No CAG or other audit

Reserve Bank of India is exempted from CAG audit and its annual statutory audit only covers compliance or otherwise with accounting principles. There is no audit mechanism to check the wastage of public money in RBI. I guess the scams in RBI will continue.

Currency notes printed before 2005

Recently RBI decided that the currency notes printed before 2005 will not be valid and the responsibility was put on the public to deposit such currency with the banks. RBI did not care about the banks taking these currency notes from the public and then issuing them back to other customers across the counter. What an idiotic decision. RBI simply does not have the competence to force the banks to sort old currency notes out of circulation.  

(B) Where are the polymer notes?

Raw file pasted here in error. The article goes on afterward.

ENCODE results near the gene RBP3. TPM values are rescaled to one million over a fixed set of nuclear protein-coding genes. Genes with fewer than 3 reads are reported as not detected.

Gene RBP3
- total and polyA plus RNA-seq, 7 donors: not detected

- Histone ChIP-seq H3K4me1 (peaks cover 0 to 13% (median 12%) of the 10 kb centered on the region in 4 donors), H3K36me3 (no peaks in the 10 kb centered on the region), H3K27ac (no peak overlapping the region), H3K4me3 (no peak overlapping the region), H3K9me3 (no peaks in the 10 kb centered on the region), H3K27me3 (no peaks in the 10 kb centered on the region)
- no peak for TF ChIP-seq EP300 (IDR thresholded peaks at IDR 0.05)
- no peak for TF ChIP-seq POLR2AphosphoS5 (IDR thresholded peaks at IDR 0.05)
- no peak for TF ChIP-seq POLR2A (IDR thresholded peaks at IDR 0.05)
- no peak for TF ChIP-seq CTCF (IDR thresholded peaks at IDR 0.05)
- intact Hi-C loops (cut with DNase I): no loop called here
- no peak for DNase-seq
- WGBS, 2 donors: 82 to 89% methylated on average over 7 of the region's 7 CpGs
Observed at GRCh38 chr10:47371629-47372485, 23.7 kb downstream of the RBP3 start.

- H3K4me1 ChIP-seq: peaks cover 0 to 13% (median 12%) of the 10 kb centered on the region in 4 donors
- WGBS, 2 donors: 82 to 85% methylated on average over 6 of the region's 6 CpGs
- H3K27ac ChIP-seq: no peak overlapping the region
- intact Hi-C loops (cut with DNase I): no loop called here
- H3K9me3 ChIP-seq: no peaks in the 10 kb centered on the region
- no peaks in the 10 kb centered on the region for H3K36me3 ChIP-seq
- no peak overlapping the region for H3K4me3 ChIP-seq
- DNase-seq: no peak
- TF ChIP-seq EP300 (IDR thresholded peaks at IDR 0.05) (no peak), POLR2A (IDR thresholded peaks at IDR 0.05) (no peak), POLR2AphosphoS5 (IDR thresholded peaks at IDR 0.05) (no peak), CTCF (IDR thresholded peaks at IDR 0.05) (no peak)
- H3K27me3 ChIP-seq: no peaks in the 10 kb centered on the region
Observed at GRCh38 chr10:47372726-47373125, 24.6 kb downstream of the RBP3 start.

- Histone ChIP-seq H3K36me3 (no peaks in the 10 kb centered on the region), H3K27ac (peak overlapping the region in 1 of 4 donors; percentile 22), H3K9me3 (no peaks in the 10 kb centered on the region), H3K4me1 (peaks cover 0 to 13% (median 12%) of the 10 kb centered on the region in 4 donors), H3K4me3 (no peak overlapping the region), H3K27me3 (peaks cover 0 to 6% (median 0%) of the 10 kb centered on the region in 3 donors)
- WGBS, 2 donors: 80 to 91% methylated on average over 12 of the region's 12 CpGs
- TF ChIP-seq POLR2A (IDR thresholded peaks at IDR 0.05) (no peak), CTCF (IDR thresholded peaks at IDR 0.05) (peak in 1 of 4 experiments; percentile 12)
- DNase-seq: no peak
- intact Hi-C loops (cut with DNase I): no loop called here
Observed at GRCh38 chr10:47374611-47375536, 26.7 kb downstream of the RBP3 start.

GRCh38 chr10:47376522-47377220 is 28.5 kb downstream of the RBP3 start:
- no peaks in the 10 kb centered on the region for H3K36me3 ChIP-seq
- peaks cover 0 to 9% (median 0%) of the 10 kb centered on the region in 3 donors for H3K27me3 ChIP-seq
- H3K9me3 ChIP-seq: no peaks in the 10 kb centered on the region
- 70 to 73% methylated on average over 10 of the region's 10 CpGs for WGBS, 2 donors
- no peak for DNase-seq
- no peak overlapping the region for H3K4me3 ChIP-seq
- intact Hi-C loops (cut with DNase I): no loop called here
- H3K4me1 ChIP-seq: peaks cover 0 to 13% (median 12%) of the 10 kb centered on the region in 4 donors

Every now and then RBI issues some statement regarding the issuance of polymer currency notes. These statements have been coming for the last few years but the country is yet to see any polymer money. Even if we ignore the polymer notes issue, is India's currency management logically or even morally right? Let us compare India with Thailand. I have visited Thailand over a dozen times and have never seen a poor quality currency note there. In India we see more bad quality notes than good ones. Thailand does not have any 10 THB notes. There are only coins up to 10 THB and the currency notes start from 20 THB. 10 THB is roughly equal in value to Rs. 20. Going by the Thai standard, in India we do not need any currency notes up to Rs. 20. The least we can do is to have only coins up to Rs. 10 and discontinue Rs. 10 currency notes immediately. For Rs. 20 and 50 we can have polymer notes and then paper currency from Rs. 100 upwards. Instead of doing this, we are printing Rs. 5 and Re 1 currency notes. I have not even seen any Re 1 currency note in circulation since 2014. God knows where those 160 million pieces went. The UPA (Congress) government ordered printing of Rs. 5 notes before the 2009 general election and Re 1 notes at the time of 2014 general election. The Congress Party perhaps needed the bribes and commissions from this currency printing to fund their election campaigns. But now we see the BJP government also turning a blind eye to the wastage of public money on the printing of Re 1 currency notes whose printing costs more than the value of the currency. The situation is very depressing. With its corrupt politicians and incompetent institutions, India's currency management system has little chance of improving.